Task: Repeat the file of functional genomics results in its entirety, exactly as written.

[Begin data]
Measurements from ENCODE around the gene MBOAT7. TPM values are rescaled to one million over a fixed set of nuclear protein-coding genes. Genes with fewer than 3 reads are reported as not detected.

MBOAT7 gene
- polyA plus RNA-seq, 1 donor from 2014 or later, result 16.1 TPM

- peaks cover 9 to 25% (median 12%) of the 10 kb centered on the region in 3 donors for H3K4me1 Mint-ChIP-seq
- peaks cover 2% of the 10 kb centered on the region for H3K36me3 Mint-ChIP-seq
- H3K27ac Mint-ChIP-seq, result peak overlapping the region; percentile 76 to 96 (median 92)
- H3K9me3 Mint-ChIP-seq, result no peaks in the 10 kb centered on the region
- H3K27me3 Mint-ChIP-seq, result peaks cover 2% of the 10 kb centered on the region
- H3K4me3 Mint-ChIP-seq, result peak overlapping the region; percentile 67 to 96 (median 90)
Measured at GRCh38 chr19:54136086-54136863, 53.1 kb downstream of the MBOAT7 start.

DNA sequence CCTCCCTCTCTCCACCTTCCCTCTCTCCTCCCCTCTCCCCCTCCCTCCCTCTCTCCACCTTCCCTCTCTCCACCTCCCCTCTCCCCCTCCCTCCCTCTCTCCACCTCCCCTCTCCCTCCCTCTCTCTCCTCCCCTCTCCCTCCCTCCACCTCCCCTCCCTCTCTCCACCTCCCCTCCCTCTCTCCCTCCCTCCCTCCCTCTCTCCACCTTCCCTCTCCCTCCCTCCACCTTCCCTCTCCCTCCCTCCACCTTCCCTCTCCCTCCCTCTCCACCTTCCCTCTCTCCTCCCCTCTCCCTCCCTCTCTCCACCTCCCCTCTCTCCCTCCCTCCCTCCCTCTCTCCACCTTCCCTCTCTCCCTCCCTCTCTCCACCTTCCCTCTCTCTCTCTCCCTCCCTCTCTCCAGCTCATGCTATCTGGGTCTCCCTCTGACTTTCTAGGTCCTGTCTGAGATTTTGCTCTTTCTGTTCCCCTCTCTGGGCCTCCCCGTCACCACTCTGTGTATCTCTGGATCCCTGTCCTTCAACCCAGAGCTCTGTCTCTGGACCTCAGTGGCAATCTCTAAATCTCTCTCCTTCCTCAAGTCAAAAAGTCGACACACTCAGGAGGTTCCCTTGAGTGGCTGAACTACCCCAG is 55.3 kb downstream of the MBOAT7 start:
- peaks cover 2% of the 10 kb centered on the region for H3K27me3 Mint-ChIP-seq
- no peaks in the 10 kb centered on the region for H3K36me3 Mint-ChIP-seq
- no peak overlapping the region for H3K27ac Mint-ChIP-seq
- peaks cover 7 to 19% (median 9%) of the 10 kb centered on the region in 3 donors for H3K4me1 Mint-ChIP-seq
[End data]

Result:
Measurements from ENCODE around the gene MBOAT7. TPM values are rescaled to one million over a fixed set of nuclear protein-coding genes. Genes with fewer than 3 reads are reported as not detected.

MBOAT7 gene
- polyA plus RNA-seq, 1 donor from 2014 or later, result 16.1 TPM

- peaks cover 9 to 25% (median 12%) of the 10 kb centered on the region in 3 donors for H3K4me1 Mint-ChIP-seq
- peaks cover 2% of the 10 kb centered on the region for H3K36me3 Mint-ChIP-seq
- H3K27ac Mint-ChIP-seq, result peak overlapping the region; percentile 76 to 96 (median 92)
- H3K9me3 Mint-ChIP-seq, result no peaks in the 10 kb centered on the region
- H3K27me3 Mint-ChIP-seq, result peaks cover 2% of the 10 kb centered on the region
- H3K4me3 Mint-ChIP-seq, result peak overlapping the region; percentile 67 to 96 (median 90)
Measured at GRCh38 chr19:54136086-54136863, 53.1 kb downstream of the MBOAT7 start.

DNA sequence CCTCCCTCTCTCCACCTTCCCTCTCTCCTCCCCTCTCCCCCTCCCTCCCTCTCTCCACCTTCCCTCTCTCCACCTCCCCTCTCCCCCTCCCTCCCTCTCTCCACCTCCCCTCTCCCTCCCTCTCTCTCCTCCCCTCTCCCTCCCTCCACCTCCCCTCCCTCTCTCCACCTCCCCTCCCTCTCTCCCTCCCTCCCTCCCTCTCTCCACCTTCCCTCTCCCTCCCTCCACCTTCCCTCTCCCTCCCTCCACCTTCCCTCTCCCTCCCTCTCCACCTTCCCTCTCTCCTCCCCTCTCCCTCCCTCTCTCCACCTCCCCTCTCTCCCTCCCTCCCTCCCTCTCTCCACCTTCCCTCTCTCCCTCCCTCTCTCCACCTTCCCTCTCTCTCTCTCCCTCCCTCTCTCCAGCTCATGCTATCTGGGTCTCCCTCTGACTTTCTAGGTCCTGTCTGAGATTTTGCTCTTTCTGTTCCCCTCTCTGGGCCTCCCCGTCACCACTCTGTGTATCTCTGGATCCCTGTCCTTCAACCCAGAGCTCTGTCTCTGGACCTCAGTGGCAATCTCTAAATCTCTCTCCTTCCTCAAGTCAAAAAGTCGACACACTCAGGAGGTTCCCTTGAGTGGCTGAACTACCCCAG is 55.3 kb downstream of the MBOAT7 start:
- peaks cover 2% of the 10 kb centered on the region for H3K27me3 Mint-ChIP-seq
- no peaks in the 10 kb centered on the region for H3K36me3 Mint-ChIP-seq
- no peak overlapping the region for H3K27ac Mint-ChIP-seq
- peaks cover 7 to 19% (median 9%) of the 10 kb centered on the region in 3 donors for H3K4me1 Mint-ChIP-seq